Fall is the season for raking leaves and harvesting the last of the summer's crops. Flowers fade and plants begin to prepare themselves for the winter months. However, that does not mean that the autumn season is the season for gardeners to hang up their gloves. There is an abundant supply of projects that autumn gardeners can tackle. From creating new and colorful flower beds to preparing for the oncoming spring, fall is a time of creativity, hardy plants and preparing for future gardening landscapes.
Early Spring Bulb Beds
The University of Illinois Extension states that fall is the prime time to plant hardy spring-flowering bulbs. "Most bulbs can be planted until the ground is frozen," their website states. Bulbs need well-drained soil as well as high phosphorus content. Add peat moss, compost or other organic material to the soil as well as bone meal or other source of phosphorus before planting bulbs. Once you have planted the bulbs, you can cover them with mulch to protect the bulbs from freezing over the winter. Some common bulbs to plant in the fall include tulips, daffodils, crocuses and hyacinths.
Autumn Flower Garden
Although fall is not associated with an abundant supply of flowers, there are some flowers that can be used to enhance the garden during this transitional month. Flowers that can be used in the fall include chrysanthemums, pansies, Calendula (also known as pot marigold), larkspur and even snapdragons. Chrysanthemums and pansies can be cut back after the first frost and stored until spring, when they will bloom again. Other fall flowers like pot marigold may drop seeds that will produce plants in the spring as well. However, annuals such as snapdragons will die back after the first heavy frost. Use these flowers to enhance the garden or plant them in pots and scatter throughout the landscape.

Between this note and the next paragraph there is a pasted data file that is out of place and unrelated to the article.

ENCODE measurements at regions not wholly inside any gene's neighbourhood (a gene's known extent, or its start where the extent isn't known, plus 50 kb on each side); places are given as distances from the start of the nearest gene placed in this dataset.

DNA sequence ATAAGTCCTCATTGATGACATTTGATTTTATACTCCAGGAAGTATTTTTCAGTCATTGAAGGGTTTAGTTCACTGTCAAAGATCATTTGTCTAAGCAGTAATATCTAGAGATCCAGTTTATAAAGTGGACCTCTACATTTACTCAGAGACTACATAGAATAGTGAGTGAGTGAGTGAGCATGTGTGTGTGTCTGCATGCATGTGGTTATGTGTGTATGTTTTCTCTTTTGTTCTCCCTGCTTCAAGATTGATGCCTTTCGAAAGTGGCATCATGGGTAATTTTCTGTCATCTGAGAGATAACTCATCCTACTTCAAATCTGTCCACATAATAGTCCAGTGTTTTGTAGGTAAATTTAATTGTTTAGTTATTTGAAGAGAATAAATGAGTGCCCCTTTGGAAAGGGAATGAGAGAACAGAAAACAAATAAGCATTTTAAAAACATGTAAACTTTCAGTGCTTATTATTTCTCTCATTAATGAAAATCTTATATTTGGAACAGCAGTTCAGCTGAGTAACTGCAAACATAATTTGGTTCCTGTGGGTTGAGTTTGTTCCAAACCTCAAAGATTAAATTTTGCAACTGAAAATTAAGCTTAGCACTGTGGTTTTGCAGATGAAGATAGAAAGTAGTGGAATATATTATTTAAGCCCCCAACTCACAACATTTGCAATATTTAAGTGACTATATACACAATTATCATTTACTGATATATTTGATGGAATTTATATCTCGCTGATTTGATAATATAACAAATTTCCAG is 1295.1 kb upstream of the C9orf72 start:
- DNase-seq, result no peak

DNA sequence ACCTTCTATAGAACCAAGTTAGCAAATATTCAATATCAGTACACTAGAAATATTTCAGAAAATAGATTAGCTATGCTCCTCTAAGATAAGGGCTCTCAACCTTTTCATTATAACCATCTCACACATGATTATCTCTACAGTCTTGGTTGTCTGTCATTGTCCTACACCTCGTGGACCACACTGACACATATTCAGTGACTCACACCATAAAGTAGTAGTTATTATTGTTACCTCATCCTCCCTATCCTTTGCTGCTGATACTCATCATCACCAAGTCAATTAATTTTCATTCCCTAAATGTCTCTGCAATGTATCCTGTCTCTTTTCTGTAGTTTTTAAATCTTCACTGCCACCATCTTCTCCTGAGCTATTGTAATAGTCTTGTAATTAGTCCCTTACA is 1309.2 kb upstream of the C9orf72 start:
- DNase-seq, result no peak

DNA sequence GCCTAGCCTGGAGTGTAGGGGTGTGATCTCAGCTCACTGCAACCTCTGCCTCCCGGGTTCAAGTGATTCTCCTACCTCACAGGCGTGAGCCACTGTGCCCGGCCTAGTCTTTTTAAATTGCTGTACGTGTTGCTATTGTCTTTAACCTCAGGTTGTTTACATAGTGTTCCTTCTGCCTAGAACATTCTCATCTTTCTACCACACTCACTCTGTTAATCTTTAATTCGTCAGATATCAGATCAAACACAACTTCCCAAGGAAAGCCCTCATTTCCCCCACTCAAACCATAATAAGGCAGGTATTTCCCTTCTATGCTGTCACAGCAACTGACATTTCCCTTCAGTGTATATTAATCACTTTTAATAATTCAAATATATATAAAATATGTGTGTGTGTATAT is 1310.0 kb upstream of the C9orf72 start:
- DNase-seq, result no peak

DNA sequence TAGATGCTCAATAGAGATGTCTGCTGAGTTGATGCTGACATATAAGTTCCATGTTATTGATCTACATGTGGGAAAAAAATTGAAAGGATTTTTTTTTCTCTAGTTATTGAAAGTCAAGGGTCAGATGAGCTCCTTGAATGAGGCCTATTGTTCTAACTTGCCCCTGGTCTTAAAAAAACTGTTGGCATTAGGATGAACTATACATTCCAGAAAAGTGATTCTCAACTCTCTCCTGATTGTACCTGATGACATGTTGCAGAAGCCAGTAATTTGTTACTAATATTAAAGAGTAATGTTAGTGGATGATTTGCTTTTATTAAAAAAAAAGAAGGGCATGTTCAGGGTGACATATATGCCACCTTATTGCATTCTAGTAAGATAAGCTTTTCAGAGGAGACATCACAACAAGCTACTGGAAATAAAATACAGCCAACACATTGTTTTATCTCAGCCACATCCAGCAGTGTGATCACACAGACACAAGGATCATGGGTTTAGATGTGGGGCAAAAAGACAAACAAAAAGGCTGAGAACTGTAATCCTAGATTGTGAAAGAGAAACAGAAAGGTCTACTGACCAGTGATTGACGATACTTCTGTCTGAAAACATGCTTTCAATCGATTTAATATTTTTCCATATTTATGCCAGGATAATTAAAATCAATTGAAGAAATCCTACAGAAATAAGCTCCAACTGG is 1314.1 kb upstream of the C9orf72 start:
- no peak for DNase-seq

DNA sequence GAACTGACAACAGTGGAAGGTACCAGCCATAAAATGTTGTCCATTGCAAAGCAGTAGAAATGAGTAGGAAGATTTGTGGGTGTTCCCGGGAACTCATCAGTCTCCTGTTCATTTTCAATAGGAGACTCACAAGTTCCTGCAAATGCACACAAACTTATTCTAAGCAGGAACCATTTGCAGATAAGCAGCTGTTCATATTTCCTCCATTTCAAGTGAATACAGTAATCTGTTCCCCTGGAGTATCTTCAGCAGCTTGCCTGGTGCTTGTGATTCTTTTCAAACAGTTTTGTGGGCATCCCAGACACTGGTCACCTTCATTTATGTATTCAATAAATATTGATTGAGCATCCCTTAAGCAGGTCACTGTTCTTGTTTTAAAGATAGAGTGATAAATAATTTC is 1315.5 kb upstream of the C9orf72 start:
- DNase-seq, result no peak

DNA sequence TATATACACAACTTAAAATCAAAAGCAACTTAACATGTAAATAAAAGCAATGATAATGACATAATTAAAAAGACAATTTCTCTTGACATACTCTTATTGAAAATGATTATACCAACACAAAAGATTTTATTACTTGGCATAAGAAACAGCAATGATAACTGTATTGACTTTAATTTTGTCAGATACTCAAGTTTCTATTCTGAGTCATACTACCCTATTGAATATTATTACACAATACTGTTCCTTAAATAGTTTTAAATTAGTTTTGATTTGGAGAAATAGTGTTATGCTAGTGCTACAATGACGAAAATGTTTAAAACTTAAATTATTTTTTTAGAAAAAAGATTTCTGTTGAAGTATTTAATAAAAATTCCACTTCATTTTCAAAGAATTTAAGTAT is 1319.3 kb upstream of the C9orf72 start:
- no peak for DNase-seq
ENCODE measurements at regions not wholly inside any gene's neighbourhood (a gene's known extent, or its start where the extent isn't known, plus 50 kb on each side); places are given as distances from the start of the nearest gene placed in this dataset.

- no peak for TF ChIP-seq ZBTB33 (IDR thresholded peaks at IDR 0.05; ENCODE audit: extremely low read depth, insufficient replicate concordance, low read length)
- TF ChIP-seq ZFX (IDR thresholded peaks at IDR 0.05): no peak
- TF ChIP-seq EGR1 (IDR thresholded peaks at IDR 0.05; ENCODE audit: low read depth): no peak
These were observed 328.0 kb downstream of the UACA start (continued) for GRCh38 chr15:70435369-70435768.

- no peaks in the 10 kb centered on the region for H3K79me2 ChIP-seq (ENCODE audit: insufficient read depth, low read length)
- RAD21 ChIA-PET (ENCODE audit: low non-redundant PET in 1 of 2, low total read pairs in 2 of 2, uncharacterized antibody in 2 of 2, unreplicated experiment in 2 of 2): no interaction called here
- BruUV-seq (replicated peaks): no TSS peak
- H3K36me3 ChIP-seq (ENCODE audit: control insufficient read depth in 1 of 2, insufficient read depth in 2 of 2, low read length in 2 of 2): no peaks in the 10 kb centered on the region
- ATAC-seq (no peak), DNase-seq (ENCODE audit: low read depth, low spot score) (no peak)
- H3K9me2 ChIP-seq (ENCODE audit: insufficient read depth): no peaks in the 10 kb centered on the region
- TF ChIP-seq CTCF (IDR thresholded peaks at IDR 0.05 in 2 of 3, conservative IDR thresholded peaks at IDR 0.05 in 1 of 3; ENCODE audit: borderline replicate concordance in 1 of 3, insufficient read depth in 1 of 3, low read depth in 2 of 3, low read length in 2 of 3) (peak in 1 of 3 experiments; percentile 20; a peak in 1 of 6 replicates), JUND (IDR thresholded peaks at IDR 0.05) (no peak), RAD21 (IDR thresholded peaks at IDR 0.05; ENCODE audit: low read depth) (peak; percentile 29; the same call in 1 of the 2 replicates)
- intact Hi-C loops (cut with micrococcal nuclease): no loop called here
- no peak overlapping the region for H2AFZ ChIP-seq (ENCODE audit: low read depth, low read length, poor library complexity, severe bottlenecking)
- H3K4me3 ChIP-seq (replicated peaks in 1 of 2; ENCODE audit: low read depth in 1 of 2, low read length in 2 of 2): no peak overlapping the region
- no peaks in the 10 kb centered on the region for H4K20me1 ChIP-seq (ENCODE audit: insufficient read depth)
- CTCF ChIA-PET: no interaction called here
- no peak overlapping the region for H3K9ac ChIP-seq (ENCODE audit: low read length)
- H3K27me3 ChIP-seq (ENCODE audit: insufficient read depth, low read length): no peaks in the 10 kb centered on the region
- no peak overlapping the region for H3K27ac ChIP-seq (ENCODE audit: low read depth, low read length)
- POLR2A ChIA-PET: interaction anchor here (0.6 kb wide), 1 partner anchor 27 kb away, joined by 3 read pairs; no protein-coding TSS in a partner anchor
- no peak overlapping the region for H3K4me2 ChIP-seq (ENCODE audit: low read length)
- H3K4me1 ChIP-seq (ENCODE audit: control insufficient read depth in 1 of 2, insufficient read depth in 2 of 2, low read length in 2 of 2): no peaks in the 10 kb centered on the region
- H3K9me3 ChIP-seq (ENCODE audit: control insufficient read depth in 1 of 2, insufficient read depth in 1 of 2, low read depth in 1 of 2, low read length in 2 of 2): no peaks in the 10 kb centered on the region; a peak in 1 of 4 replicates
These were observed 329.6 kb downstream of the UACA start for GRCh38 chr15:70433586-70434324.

In addition to fall flowers, many vegetables better in the cool autumn season. North Carolina State University (NCSU) states that planting a fall garden will extend the gardening season. After the traditional tomato and squash plants of the summer have given out, you can turn to cool weather favorites such as carrots, kale and broccoli. "The fall harvest can be extended even further by providing protection from early frosts or by planting in cold frames or hotbeds," NCSU states. Some common fall vegetables include asparagus, onions, radishes, turnips and spinach.